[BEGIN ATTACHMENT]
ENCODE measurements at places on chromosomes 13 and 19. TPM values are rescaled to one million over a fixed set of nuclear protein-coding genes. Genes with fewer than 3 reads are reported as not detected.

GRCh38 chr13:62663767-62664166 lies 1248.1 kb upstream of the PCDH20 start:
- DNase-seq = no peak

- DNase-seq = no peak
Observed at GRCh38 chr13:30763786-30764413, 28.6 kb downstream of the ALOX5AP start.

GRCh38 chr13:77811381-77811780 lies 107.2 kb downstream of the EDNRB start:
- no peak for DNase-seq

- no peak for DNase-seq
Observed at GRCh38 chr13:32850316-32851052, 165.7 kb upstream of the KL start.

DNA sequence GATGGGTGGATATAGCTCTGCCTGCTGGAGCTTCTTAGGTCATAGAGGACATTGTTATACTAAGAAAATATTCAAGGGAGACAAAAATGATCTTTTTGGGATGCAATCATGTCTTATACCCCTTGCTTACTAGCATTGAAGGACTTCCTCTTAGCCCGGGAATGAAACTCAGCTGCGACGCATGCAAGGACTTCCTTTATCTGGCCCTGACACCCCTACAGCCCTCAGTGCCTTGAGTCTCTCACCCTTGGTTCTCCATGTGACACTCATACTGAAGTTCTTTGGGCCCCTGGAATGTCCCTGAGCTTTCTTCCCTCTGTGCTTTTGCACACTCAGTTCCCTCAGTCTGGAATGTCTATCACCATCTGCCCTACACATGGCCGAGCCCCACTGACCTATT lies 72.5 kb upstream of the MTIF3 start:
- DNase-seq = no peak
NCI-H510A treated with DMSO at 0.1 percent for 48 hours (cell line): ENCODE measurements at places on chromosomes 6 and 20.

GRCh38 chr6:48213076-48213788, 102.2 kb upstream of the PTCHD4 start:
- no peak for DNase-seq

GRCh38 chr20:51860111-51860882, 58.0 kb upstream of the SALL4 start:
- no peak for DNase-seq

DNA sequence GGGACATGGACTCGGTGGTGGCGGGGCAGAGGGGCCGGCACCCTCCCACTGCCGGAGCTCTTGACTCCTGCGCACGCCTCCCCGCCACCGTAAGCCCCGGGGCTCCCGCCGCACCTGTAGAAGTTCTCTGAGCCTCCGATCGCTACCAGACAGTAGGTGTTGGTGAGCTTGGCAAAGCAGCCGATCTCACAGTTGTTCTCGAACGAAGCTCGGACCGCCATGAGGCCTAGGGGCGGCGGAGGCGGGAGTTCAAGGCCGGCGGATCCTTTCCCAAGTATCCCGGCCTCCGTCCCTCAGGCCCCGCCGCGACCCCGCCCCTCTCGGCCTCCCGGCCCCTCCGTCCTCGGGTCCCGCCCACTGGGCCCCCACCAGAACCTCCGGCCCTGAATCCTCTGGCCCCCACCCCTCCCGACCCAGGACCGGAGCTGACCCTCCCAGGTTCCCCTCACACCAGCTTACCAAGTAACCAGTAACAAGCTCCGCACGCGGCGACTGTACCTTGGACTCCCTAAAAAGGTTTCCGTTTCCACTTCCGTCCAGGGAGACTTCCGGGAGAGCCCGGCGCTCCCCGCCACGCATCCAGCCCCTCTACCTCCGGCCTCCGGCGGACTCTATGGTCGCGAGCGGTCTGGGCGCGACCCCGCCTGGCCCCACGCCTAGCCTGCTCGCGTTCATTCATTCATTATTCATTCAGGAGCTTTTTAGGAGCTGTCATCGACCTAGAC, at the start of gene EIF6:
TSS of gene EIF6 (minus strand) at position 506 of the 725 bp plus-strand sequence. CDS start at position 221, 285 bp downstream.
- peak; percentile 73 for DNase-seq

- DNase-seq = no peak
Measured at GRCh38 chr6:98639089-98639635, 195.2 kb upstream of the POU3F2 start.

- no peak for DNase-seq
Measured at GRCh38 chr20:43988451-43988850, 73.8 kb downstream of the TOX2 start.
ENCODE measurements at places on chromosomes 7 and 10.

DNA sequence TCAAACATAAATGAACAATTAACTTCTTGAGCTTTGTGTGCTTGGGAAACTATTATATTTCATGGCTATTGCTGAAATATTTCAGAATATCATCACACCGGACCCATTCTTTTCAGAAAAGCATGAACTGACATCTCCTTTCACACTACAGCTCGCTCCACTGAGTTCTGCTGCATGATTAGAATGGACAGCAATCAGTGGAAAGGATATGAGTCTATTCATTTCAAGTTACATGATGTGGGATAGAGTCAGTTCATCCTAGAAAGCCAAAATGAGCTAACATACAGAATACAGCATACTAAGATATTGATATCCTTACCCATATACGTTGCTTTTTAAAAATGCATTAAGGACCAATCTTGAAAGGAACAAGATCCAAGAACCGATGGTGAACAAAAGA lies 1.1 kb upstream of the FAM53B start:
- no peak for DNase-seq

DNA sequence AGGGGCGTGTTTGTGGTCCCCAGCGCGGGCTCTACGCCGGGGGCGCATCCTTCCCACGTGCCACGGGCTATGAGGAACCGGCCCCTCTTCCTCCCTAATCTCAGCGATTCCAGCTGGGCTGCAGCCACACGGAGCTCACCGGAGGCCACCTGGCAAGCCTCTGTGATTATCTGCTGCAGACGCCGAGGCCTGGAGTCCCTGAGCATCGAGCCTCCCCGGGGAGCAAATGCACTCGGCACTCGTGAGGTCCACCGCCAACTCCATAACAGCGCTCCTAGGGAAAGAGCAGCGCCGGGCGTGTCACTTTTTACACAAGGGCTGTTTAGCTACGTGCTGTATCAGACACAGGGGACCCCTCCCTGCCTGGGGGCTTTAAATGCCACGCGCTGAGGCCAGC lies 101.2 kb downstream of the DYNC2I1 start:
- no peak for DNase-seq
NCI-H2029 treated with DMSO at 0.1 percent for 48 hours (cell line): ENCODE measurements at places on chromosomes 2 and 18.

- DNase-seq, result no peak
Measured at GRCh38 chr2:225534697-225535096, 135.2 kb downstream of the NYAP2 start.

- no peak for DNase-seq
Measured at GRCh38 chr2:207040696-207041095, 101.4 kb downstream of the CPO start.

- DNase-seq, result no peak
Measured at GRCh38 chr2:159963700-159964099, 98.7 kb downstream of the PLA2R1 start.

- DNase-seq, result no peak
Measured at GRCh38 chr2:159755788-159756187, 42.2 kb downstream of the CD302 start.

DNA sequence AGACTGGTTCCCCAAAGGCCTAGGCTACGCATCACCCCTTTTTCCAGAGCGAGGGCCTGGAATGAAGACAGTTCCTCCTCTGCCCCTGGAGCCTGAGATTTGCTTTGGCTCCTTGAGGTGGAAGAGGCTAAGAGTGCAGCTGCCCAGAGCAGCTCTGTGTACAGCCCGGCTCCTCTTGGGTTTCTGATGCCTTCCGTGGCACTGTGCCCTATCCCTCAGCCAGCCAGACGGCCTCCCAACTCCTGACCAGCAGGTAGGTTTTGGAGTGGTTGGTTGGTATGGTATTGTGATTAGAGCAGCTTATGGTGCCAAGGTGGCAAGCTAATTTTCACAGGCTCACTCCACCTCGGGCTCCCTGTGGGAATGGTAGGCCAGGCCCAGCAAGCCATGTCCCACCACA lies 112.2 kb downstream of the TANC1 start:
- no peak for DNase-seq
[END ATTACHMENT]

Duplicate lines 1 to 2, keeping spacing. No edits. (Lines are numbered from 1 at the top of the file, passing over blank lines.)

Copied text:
ENCODE measurements at places on chromosomes 13 and 19. TPM values are rescaled to one million over a fixed set of nuclear protein-coding genes. Genes with fewer than 3 reads are reported as not detected.

GRCh38 chr13:62663767-62664166 lies 1248.1 kb upstream of the PCDH20 start: